According to a new study in the journal Geophysical Research Letters, a major glacier in Antarctica is breaking up from the inside out, implying the surrounding ocean is deterioration ice on the edges of the continent.
The Pine Island Glacier, part of the ice shelf that borders the West Antarctic Ice Sheet, is one of a pair glaciers that scientists suspect are going through rapid shrinkage, shipping more and more ice from the interior of the ice sheet to the ocean, where its melting would sink coastlines around the planet.
An approximately 225-square-mile iceberg broke off from the glacier, an event known as calving, in 2015, but it wasn’t until scientists at The Ohio State University were testing out new image-processing software that they found something strange in satellite pictures taken before the calving event.
In the pictures, they saw evidence that a rift created in 2013 at the very base of the ice shelf almost 20 miles inland. The rift propagated upward over two years, until it broke through and set the iceberg adrift over 12 days in late July and early August 2015.
“It’s generally accepted that it’s no longer a question of whether the West Antarctic Ice Sheet will melt, it’s a question of when,” study author Ian Howat, associate professor of earth sciences at Ohio State, sadi in a news release. “This kind of rifting behavior provides another mechanism for the rapid retreat of these glaciers, adding to the probability that we may see a significant collapse of West Antarctica in our lifetimes.”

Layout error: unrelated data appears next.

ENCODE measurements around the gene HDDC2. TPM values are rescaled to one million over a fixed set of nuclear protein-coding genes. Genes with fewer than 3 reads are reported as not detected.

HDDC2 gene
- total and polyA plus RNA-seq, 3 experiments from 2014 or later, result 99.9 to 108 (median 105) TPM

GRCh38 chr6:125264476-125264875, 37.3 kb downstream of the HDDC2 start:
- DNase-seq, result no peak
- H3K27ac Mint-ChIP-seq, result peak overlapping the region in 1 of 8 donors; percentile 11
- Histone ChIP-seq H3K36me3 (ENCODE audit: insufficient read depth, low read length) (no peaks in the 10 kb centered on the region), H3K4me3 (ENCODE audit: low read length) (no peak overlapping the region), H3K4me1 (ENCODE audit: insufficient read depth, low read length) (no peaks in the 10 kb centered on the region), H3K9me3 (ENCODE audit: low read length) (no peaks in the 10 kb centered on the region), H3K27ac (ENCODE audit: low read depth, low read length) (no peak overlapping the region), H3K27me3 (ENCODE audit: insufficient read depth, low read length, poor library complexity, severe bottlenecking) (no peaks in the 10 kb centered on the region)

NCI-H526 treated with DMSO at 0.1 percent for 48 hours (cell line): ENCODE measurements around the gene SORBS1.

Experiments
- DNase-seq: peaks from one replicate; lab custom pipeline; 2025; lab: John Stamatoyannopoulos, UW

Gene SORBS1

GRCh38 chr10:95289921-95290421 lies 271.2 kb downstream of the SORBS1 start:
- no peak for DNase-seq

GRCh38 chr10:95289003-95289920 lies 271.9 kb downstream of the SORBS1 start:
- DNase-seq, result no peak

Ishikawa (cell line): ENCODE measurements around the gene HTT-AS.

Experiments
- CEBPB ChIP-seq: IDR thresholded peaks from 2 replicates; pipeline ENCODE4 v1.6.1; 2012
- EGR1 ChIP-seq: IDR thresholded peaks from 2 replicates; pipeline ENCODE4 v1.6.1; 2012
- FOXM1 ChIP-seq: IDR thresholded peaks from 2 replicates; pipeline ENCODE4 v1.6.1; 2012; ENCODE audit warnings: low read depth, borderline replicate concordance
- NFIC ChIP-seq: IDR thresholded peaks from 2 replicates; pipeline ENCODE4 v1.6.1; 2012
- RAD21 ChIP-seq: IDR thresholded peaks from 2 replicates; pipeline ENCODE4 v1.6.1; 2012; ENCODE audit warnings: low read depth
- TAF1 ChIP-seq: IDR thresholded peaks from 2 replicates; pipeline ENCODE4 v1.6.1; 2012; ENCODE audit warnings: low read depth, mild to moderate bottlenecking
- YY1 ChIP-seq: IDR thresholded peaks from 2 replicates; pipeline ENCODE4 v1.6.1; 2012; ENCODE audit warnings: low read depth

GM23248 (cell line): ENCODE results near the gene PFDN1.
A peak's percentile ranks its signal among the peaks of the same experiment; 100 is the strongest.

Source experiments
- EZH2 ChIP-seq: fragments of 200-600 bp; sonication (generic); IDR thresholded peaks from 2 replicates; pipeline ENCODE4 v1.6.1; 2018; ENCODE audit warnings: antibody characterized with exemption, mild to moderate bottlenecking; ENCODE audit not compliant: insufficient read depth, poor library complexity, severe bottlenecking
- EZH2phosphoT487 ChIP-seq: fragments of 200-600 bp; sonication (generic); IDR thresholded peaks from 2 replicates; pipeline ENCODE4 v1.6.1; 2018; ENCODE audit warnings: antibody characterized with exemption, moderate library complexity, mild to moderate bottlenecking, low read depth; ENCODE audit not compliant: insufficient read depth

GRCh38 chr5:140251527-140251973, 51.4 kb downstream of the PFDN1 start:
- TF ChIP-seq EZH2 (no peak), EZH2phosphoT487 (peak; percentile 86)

Although this is the first time scientists have noted a deep rift opening below the Antarctic ice, they have seen comparable breakups in the Greenland Ice Sheet – in locations where ocean water has bled inland along the bedrock and started to melt the ice from below.
Howat said the satellite pictures offer the first strong proof that these large Antarctic ice shelves react to variations at their ocean edge, in a manner also detected in Greenland.
“Rifts usually form at the margins of an ice shelf, where the ice is thin and subject to shearing that rips it apart,” he explained. “However, this latest event in the Pine Island Glacier was due to a rift that originated from the center of the ice shelf and propagated out to the margins. This implies that something weakened the center of the ice shelf, with the most likely explanation being a crevasse melted out at the bedrock level by a warming ocean.”
The study team also noted the rift happened in the bottom of the “valley,” where the ice had thinned. The valley is probably an indication of something scientists have long warned about: Since the bottom of the West Antarctic Ice Sheet sits below sea level, ocean water can stream inland and remain hidden to observers. New valleys developing on the top of the glacier would be one apparent sign that ice was melting away far below.
The source of the rift in the Pine Island Glacier would have gone hidden, too, except the Landsat 8 pictures Howat and his team were examining happened to be captured when the sun was low in the sky. Long shadows across the ice attracted the team’s attention to the valley that had formed.
“The really troubling thing is that there are many of these valleys further up-glacier,” Howat said. “If they are actually sites of weakness that are prone to rifting, we could potentially see more accelerated ice loss in Antarctica.”
Image credit: NASA/Nathan Kurtz
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